The rest of Barney’s words and a peak at his studio!


Peter Brown would make the best dinner party guest. He’s witty with even a minimum of words, has charming stories from his childhood (The first line of his entertaining bio reads: “I was born and raised in Hopewell, New Jersey, which is a great place to live especially if you like mosquitoes and poison ivy.” Ha!), and would be the absolute best teammate for a post-dinner game of Pictionary. These same qualities make him a pretty wonderful children’s book author and illustrator, too. When he describes his process — “I say as much as possible with my paintings, and whatever I can’t say with the art I say with words. My stories don’t have many words, but it takes me a long time to think up the words that I use.” – it makes me want to choose my words more thoughtfully. I’ll start with Peter Brown’s ever so thoughtful ones! Please enjoy them.

Q: What’s the one childhood memory that still seems as clear as the day it happened?

A: I’ll be honest. I don’t have a good memory. But my childhood memory that stands out most has to be during one of my family’s summer trips to a little island off the coast of Maine. I was returning to the house from a morning spent picking wild blueberries. I used my shirt as a basket to carry the berries when a deer walked out of the woods (the deep, dark, scary woods) and right up to me. The deer just stood there looking at me, a few feet away, so I grabbed a handful of berries and reached out. The deer licked the berries right out of my hand, and then walked back into the woods. I was about five years old.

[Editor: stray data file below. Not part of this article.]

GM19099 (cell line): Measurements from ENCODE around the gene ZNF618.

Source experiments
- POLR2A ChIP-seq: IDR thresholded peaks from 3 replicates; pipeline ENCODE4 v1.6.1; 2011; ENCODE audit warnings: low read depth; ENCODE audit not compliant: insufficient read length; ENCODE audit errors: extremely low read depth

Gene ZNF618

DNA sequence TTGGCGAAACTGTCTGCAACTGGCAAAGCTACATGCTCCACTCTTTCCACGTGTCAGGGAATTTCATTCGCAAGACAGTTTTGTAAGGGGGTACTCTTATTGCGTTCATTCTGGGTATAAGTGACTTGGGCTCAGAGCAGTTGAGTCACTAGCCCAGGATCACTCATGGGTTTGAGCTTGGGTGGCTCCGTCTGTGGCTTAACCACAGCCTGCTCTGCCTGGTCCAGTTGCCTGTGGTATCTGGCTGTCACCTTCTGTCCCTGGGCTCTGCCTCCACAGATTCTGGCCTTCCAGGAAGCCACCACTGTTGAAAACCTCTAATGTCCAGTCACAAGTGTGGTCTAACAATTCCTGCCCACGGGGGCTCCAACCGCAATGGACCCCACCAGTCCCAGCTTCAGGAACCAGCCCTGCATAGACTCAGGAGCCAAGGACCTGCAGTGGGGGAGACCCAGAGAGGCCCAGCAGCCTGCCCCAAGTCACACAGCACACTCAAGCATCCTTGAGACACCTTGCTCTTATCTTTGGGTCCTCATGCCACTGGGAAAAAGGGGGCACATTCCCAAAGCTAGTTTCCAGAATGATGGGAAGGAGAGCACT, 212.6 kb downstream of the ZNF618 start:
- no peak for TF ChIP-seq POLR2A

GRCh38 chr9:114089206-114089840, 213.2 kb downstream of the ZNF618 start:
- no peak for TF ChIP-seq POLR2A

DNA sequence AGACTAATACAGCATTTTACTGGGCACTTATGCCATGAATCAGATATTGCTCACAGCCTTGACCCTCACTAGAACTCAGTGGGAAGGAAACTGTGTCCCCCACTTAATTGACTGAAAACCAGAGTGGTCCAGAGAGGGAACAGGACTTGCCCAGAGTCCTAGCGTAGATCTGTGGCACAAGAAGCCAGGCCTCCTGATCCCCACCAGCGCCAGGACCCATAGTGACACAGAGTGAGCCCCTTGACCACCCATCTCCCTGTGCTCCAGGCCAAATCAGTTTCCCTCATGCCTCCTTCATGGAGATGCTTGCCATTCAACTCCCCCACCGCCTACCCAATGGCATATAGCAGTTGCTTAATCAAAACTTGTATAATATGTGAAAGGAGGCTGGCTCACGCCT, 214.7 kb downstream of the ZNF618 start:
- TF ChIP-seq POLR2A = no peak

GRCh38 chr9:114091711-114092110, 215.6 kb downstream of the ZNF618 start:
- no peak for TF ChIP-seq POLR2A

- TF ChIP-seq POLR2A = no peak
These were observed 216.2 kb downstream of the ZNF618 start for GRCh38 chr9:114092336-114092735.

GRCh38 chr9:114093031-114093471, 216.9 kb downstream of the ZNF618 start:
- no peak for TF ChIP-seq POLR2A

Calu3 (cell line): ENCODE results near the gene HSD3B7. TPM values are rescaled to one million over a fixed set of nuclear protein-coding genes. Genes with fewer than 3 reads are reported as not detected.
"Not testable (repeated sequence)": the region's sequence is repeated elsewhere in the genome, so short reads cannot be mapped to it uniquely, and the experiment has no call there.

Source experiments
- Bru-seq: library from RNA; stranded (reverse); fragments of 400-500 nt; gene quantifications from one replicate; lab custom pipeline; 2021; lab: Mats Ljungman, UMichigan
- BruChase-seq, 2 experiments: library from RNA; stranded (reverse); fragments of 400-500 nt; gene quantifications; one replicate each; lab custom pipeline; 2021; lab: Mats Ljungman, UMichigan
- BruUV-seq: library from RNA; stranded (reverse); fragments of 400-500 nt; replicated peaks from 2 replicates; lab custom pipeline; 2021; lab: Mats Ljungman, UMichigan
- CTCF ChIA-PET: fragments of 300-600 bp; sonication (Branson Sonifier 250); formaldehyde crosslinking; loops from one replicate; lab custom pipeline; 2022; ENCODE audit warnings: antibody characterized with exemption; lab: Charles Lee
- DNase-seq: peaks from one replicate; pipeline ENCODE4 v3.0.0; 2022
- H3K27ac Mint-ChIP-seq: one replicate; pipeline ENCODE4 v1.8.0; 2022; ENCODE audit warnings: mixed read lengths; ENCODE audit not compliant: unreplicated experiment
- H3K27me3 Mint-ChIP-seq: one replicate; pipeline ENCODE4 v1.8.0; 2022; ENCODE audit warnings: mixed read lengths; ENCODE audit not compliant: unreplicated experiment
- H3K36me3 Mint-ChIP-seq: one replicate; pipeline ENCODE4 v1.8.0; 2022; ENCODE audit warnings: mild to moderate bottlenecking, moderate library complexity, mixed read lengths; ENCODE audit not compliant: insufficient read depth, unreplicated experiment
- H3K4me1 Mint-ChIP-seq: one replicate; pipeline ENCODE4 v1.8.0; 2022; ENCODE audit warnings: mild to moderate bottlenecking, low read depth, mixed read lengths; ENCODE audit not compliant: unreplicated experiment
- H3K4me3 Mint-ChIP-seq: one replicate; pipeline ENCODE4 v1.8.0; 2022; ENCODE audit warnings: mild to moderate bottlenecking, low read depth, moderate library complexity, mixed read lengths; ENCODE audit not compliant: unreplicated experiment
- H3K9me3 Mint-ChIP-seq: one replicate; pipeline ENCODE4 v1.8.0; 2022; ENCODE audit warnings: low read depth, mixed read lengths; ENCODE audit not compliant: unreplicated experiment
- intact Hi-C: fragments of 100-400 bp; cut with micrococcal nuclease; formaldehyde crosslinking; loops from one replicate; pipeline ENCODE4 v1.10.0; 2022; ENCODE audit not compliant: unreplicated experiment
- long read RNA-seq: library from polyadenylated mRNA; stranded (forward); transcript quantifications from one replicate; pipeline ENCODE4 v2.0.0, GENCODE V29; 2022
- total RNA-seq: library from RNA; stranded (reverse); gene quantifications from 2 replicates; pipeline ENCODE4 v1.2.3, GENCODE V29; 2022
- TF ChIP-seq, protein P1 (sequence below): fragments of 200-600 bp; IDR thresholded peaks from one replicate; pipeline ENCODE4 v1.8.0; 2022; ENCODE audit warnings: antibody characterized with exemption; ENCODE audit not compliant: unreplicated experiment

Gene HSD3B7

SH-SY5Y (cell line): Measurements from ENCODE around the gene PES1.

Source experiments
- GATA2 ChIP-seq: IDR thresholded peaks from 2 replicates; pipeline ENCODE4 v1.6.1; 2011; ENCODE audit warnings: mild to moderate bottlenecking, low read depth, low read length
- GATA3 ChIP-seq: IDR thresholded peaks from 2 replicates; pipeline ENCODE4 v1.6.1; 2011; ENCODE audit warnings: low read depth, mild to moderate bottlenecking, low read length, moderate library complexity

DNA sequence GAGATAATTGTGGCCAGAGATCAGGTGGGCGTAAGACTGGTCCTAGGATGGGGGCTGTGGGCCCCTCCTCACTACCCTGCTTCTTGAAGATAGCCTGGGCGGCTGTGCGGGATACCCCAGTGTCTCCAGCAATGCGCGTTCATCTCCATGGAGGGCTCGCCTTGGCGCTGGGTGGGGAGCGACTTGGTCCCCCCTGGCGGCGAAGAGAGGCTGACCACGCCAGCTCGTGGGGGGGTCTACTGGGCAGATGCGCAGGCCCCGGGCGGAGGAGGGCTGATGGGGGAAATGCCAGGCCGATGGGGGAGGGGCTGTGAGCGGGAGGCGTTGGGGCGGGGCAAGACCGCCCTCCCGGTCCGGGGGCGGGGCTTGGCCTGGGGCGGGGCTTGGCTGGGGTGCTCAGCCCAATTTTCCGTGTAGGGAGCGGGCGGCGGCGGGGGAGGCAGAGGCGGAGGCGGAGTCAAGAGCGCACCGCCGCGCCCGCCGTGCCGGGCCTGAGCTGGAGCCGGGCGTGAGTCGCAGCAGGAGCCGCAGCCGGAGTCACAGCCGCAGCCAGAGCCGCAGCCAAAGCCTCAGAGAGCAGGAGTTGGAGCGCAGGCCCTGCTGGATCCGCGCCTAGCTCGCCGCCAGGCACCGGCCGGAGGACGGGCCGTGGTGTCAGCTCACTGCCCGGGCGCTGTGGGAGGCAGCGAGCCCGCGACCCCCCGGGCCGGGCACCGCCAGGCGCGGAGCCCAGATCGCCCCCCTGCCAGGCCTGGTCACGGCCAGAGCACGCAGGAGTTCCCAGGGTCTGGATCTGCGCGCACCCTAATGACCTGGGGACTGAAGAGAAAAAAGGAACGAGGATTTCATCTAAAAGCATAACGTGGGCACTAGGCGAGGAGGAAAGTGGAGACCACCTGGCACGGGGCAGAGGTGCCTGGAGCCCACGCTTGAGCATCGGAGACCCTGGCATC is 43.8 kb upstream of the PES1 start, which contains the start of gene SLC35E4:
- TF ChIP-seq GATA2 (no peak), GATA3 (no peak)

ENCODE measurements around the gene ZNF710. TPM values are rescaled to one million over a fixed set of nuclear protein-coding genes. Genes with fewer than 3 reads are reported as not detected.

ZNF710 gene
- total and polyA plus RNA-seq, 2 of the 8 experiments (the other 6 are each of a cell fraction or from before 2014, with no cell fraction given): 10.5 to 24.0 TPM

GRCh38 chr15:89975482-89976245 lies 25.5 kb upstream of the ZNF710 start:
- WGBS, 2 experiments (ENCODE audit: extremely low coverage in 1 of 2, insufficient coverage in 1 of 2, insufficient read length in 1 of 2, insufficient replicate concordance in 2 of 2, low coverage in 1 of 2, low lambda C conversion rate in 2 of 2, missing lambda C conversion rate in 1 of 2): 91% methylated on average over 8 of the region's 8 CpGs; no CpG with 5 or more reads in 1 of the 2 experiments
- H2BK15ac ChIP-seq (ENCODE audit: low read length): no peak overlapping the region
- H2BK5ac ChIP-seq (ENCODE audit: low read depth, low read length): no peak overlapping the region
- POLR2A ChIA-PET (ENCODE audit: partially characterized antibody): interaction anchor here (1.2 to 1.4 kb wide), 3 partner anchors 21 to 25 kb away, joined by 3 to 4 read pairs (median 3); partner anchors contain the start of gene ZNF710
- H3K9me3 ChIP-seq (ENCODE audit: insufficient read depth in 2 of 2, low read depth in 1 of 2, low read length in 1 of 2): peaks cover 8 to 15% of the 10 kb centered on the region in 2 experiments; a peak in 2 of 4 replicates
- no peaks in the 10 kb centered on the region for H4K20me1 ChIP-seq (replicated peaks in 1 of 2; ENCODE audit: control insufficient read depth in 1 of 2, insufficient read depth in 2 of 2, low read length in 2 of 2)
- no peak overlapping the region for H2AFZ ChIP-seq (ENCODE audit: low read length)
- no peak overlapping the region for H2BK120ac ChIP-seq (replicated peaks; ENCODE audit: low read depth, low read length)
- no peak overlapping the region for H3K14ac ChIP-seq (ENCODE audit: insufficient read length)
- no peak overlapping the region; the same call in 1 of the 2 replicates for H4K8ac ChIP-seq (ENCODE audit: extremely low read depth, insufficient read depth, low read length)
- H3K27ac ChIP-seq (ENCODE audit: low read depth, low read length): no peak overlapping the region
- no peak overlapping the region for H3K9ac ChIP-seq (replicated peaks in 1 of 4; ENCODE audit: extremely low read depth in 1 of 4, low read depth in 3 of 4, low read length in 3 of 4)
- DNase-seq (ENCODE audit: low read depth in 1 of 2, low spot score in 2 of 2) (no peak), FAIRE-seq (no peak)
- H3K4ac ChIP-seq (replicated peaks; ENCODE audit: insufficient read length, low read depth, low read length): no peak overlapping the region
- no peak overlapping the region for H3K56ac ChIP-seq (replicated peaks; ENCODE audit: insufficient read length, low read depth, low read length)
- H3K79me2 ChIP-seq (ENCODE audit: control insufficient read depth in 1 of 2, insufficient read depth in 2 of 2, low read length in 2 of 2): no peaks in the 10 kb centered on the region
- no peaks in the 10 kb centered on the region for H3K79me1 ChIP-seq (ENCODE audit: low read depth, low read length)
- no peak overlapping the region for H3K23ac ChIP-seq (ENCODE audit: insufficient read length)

Q: What qualities do you think contribute the most to your success in children’s book publishing?

A: I think my ideas for stories are unusual enough to be interesting, but familiar enough to be relatable. I’ve had good luck creating characters that people seem to really enjoy. My pictures don’t make sense without my words. And my words are useless without my pictures. This makes for an engaging reading experience.

Click for more Peter Brown!


Raise your hand if you’ve read every single Skippyjon Jones book aloud to a little one. Keep it up if you did so in a truly authentic cat-who-believes-he’s-a-Chihuahua voice! We can all thank Judy Schachner for these unforgettable moments and, with every new Skippyjon Jones book she releases, our well-honed and probably pretty hilarious Spanish accents! Friends, I loved getting to know Judy. Her understated response to my first question floored me, and I’ve since softened my tone when reading Junebug Jones’ words out loud. I hope you enjoy her, too.

Q: I always ask about childhoods. For some reason, we all imagine that a creative mind like yours was inherited! How would you describe your upbringing and early family life?

A: I grew up in an Irish Catholic working class family where money was as tight as our apartment was tiny. My brother Kevin, who was six years older than I, was the funny-bone of the brood. My brother Ted, who was eight years my senior, was always considered the family artist. My Dad, a man as decent and honest as they come, was a machinist, and my musically gifted Mother was a homemaker. She was diagnosed with advanced breast cancer when I was eight.